Suvi Knaapila, the new Co-Head of D&I’s Employment, Benefits & Pensions practice, looks at her area of expertise also from the customer’s perspective and as a supervisor.
According to Knaapila, questions related to new forms of atypical work and EU/international employment law, such as posting of employees, are also more common now than before. These questions emerge from recent legislative developments and, on the other hand, unclear applicability of the traditional employment laws to non-traditional working arrangements.
One of the most recent themes to crop up is legal challenges related to pensions, supplementary pensions in particular.
“A typical example is that the employee and the company have a different interpretation on what was promised or agreed regarding voluntary pension benefits. Also the employer’s right to amend the terms and conditions of the pension plan often causes confusion. The financial impact of supplementary pension benefits on the individual employee is typically significant. This further increases the likelihood of questions and conflicts.”
The Value of Perspective
When she came to D&I, Knaapila had just graduated from the University of Helsinki, but she had already managed to gain a wide range of work experience. She returned to Finland from the Netherlands, where she had worked for a private equity fund investing in microfinance in Asian and African countries.
Her interest in employment law began earlier, when she became familiar with the field while working at another law firm specialized in employment law during her studies.
Like all new employees at D&I, Knaapila spent the first two years at work visiting all practice groups of the company. This possibility to get acquainted with all the practice areas was one of the reasons she decided to enter the firm in the first place.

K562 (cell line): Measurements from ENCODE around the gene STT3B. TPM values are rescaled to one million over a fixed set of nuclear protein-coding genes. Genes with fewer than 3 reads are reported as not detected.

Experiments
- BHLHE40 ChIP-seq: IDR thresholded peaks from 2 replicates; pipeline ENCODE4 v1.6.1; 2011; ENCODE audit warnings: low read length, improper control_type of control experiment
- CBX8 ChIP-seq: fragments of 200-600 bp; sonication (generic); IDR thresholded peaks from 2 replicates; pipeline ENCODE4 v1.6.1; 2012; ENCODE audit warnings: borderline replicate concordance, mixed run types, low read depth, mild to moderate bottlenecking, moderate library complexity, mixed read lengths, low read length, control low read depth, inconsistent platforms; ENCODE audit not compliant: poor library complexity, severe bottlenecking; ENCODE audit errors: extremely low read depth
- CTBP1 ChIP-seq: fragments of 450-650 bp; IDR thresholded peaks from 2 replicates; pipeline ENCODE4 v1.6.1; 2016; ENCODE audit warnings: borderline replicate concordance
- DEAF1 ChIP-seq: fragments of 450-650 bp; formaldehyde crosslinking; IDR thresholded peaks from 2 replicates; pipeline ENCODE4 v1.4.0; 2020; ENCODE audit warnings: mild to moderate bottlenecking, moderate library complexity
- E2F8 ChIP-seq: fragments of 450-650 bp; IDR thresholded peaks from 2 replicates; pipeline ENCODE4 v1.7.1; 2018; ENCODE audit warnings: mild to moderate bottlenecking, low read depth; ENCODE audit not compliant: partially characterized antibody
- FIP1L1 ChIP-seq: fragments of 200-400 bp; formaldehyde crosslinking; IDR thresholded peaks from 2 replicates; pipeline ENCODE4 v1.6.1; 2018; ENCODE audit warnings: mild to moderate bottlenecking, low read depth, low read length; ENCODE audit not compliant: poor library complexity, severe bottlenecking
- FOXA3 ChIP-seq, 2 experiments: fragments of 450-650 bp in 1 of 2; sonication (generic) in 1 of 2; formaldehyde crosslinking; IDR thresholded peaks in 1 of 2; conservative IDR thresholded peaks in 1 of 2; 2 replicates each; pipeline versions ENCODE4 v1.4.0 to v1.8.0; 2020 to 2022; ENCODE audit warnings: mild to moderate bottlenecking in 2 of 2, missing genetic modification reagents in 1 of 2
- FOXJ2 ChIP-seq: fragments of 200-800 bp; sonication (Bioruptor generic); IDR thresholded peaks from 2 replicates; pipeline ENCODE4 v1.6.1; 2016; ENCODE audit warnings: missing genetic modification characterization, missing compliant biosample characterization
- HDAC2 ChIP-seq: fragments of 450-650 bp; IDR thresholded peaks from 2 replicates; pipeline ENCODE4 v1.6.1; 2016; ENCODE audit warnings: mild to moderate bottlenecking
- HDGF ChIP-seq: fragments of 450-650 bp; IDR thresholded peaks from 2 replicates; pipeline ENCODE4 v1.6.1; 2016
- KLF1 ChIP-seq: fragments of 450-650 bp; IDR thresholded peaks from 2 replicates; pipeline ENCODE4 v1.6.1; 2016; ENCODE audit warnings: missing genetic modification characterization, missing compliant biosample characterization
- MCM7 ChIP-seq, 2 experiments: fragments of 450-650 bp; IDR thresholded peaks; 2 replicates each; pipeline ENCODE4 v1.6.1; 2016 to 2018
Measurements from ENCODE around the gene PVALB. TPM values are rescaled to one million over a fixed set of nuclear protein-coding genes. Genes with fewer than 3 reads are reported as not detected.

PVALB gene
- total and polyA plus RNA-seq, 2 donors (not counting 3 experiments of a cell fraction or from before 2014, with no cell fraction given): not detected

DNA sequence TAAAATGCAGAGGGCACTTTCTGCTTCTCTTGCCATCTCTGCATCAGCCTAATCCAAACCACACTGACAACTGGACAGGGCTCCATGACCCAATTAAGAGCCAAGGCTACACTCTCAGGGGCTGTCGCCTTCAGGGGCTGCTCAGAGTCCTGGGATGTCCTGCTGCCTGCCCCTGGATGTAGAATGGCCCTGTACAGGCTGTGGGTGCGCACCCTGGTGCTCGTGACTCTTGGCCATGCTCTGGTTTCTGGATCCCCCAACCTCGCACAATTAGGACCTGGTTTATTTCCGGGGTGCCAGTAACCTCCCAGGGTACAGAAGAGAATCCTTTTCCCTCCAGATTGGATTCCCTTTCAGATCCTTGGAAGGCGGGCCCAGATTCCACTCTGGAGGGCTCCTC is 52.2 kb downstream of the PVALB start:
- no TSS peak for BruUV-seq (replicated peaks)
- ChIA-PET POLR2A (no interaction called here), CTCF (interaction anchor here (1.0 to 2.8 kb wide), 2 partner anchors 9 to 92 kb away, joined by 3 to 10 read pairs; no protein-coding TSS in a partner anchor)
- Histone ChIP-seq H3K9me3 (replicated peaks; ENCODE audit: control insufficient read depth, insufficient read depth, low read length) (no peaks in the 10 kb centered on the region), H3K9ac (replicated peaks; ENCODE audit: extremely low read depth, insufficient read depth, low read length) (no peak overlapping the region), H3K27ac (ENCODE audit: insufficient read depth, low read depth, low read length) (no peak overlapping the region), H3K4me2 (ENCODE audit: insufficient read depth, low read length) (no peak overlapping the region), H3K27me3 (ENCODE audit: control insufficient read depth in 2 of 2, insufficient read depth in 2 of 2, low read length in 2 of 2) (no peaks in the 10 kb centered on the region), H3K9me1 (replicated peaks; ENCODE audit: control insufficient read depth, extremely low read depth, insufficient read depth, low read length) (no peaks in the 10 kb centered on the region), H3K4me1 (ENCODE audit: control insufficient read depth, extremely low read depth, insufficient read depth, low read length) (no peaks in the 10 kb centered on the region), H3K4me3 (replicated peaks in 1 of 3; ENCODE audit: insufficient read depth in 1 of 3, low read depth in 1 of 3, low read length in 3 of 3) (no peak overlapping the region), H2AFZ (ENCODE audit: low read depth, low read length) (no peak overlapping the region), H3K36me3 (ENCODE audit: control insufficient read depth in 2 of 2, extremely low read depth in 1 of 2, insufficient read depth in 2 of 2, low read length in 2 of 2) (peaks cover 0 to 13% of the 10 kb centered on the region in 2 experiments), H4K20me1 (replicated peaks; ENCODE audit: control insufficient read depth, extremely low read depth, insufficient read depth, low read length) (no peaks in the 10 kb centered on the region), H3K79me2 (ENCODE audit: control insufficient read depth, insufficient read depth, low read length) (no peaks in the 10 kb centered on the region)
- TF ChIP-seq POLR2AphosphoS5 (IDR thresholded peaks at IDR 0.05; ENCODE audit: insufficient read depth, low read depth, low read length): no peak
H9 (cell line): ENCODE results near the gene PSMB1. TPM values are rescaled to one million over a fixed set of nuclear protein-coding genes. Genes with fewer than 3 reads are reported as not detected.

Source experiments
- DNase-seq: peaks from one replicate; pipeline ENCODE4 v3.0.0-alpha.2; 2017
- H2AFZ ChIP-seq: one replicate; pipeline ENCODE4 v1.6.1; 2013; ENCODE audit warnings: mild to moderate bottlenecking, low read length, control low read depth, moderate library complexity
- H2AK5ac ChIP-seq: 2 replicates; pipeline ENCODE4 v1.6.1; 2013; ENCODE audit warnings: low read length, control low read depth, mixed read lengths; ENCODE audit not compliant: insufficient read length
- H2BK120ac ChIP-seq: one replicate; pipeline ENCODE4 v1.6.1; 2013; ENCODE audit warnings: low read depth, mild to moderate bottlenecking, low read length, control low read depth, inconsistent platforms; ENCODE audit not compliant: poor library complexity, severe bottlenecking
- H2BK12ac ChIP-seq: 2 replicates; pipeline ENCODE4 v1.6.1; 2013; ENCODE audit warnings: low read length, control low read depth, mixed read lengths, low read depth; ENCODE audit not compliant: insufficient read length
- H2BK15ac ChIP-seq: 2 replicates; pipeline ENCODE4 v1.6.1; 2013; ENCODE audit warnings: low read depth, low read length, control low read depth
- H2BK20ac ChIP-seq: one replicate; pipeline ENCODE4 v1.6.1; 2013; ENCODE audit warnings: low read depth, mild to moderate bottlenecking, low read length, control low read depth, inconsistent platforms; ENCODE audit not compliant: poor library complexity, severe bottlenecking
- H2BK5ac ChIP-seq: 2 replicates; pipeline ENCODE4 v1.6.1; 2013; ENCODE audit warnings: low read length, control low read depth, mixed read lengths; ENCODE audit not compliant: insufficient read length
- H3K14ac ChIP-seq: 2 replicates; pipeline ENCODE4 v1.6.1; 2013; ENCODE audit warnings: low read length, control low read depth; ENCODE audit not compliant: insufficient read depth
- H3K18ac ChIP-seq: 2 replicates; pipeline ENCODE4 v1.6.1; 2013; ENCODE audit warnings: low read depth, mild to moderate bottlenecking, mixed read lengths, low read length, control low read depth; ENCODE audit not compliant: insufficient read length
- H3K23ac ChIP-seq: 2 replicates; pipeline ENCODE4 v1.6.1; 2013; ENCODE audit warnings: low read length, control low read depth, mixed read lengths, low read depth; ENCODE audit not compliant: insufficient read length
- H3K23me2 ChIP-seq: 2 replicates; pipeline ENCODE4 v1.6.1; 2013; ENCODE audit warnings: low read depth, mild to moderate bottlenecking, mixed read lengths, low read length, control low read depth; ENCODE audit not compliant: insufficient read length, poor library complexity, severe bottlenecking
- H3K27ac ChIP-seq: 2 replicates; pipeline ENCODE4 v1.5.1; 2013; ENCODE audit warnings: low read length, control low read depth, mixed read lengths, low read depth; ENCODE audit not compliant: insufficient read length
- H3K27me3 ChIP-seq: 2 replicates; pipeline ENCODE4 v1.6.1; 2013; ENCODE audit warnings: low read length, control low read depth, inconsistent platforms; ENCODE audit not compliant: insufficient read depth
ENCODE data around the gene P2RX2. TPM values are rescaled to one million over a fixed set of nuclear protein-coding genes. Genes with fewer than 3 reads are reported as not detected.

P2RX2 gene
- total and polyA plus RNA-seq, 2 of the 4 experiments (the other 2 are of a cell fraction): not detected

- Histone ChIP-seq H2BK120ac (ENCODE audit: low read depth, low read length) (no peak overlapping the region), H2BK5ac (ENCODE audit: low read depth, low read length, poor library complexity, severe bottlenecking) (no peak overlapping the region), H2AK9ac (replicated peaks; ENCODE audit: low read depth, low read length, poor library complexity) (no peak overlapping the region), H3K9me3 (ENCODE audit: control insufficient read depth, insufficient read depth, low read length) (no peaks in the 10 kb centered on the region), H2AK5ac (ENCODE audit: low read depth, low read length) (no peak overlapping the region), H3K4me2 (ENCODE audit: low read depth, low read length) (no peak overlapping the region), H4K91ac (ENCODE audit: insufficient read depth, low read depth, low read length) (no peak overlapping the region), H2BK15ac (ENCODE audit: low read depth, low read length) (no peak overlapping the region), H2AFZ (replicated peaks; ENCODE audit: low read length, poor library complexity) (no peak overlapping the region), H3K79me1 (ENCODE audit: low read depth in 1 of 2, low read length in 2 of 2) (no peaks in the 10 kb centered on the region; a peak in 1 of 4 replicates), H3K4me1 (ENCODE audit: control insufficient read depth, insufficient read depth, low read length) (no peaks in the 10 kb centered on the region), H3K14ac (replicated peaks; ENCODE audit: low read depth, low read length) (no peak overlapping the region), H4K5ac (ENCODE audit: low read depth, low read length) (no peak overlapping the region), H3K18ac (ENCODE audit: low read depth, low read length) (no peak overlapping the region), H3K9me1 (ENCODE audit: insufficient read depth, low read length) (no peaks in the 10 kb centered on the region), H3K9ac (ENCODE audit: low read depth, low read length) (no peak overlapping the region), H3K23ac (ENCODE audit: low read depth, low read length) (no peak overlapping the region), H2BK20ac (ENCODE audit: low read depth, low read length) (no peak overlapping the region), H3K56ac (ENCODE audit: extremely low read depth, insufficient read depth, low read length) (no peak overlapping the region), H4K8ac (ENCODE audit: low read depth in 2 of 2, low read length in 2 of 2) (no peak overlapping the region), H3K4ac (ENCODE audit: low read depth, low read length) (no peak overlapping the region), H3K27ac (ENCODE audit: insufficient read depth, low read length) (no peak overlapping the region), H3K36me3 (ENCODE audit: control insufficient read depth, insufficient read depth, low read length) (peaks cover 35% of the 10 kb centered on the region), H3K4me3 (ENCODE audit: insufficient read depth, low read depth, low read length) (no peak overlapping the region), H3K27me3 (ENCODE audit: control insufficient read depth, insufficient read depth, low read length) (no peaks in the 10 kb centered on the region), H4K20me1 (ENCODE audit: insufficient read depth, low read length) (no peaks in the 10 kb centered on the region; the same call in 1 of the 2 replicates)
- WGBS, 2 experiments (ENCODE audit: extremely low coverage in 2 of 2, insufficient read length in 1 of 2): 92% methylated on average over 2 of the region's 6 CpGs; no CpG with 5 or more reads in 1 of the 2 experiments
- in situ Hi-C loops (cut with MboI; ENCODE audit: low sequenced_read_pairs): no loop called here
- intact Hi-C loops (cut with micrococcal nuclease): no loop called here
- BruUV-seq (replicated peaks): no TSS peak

“At D&I, you get to try out different areas of law for a half-year at a time, which, as I understand it, is quite exceptional in the law firm scene here. The fact that you get acquainted with other fields of law deepens your perspective on your own area of expertise and also helps you to see how colleagues with different specialisations look at things. The fact that we understand each other and speak the same language when working together is very valuable.”
Knaapila gained another new perspective on her work during a secondment period for Kesko having responsibility over employee relations at the group level. This gave her an even deeper understanding of the special questions and processes related to employment matters in a large corporation.
“At a law firm, you get to work with high-level jurisprudence. For the customer, the focus is entirely different. Besides providing legally correct and insightful advice, we need to ensure that the solutions we propose are justified from HR and business perspective as well as efficient to administer.
At Kesko, I was also working with group level cooperation with the representatives of the personnel. It was great to see how well common goals can be reached and justified decisions made in cooperation with the personnel.”
The Importance of Active Management
As Co-Head of the Employment, Benefits & Pensions practice, Knaapila herself is a supervisor. However, she views this position as a coaching role. People often think that experts “manage themselves”, but Knaapila believes in the power of active management and motivation.
“I want to be active in supporting my junior colleagues and being available to them, in terms of legal issues, wellbeing at work and professional development. I believe that active management has its place in this field. The question is not of interfering with the responsibilities and freedoms of the attorneys’ independent roles, but rather of providing ‘supervisory services’.”
Knaapila has also continued to study alongside her work: she is just a thesis away from completing her master’s degree in corporate governance from Hanken School of Economics. Questions of governance are above all topical. They are also closely linked to Knaapila’s current tasks. In addition, she is on the board of the Helsinki Bar Association (Helsingin Asianajayhdistys) and a member of the Delegation of the Finnish Bar Association. For her active role in Helsinki Bar Association, she was awarded the title of Lawyer of the Year 2014.
“The legal profession has its own code and ethics, a sense of solidarity and respect for colleagues. The professional community is important—I am happy and proud that I get to be a part of it.”